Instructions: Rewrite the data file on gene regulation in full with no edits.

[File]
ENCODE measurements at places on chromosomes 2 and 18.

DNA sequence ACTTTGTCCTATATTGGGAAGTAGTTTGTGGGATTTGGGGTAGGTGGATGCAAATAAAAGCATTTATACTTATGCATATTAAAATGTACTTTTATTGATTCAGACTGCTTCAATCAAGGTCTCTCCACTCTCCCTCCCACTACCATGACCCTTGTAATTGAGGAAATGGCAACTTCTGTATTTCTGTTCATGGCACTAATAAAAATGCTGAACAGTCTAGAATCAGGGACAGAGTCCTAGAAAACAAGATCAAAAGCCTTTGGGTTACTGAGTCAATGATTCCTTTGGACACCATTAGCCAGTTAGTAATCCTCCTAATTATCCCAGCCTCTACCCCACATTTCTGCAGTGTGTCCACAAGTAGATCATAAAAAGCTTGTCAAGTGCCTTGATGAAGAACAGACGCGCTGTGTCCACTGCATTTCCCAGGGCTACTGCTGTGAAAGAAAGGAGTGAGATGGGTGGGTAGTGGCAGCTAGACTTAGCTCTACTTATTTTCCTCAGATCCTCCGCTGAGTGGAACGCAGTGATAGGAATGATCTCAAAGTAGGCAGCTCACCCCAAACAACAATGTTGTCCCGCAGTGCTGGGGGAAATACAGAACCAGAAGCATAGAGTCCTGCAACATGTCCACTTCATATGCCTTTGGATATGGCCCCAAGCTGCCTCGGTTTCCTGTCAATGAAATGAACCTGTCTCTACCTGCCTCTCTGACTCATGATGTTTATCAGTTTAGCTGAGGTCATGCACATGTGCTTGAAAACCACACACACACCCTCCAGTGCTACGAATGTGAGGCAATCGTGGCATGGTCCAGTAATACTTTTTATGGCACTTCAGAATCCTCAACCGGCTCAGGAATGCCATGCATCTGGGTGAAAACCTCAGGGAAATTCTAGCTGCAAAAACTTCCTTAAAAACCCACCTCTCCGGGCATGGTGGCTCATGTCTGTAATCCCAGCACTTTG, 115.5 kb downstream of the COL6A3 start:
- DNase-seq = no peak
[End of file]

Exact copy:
ENCODE measurements at places on chromosomes 2 and 18.

DNA sequence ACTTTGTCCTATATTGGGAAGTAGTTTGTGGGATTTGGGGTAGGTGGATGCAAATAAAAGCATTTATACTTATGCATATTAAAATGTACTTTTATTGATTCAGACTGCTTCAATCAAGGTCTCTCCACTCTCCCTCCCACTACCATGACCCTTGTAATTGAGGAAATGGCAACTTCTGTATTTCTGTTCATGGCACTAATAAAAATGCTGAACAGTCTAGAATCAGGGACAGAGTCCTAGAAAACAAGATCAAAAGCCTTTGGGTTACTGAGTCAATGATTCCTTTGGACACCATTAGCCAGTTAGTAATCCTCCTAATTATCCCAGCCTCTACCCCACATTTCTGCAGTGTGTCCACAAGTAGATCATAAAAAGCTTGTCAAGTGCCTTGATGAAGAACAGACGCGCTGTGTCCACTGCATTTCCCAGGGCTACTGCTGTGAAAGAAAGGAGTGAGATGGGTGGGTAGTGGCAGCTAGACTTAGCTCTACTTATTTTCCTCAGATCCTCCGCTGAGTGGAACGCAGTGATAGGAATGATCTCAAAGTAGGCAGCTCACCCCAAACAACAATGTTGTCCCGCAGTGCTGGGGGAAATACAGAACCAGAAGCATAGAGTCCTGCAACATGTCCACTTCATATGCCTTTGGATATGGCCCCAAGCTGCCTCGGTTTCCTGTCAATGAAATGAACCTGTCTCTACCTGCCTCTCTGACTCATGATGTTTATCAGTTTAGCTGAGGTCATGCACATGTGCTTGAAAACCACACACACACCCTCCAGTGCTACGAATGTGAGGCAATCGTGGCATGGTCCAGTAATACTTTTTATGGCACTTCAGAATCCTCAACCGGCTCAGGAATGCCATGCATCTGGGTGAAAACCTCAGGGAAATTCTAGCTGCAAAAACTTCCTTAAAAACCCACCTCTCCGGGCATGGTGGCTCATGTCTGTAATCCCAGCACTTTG, 115.5 kb downstream of the COL6A3 start:
- DNase-seq = no peak